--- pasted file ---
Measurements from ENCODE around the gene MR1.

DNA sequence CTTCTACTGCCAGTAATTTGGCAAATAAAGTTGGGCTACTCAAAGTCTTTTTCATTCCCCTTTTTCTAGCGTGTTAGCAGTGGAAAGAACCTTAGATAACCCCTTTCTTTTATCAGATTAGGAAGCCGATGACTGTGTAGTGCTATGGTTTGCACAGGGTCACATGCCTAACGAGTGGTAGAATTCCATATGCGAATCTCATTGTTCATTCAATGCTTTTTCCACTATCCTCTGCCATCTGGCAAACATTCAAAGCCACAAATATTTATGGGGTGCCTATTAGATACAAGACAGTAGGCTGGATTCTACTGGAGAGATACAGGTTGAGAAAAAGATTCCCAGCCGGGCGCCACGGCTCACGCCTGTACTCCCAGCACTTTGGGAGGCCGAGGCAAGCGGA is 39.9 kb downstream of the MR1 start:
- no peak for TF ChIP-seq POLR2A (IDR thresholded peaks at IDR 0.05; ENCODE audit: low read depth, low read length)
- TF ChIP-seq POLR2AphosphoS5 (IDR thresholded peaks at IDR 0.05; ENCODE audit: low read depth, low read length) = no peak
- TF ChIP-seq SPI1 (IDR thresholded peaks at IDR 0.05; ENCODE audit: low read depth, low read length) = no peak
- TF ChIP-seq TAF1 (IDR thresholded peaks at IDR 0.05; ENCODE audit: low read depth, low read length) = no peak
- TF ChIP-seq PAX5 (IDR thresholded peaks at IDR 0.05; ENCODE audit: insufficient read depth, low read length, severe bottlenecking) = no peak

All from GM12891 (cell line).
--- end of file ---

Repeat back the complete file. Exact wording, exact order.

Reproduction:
Measurements from ENCODE around the gene MR1.

DNA sequence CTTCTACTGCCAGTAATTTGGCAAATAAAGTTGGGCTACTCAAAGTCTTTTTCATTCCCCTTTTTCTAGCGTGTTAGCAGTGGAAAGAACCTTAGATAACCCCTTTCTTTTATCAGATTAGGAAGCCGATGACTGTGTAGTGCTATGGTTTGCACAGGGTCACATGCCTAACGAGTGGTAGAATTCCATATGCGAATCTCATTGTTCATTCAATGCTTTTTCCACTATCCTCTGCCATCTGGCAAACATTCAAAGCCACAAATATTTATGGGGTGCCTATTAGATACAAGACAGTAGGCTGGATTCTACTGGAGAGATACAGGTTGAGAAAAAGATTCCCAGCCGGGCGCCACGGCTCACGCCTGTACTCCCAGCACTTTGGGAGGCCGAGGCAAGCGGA is 39.9 kb downstream of the MR1 start:
- no peak for TF ChIP-seq POLR2A (IDR thresholded peaks at IDR 0.05; ENCODE audit: low read depth, low read length)
- TF ChIP-seq POLR2AphosphoS5 (IDR thresholded peaks at IDR 0.05; ENCODE audit: low read depth, low read length) = no peak
- TF ChIP-seq SPI1 (IDR thresholded peaks at IDR 0.05; ENCODE audit: low read depth, low read length) = no peak
- TF ChIP-seq TAF1 (IDR thresholded peaks at IDR 0.05; ENCODE audit: low read depth, low read length) = no peak
- TF ChIP-seq PAX5 (IDR thresholded peaks at IDR 0.05; ENCODE audit: insufficient read depth, low read length, severe bottlenecking) = no peak

All from GM12891 (cell line).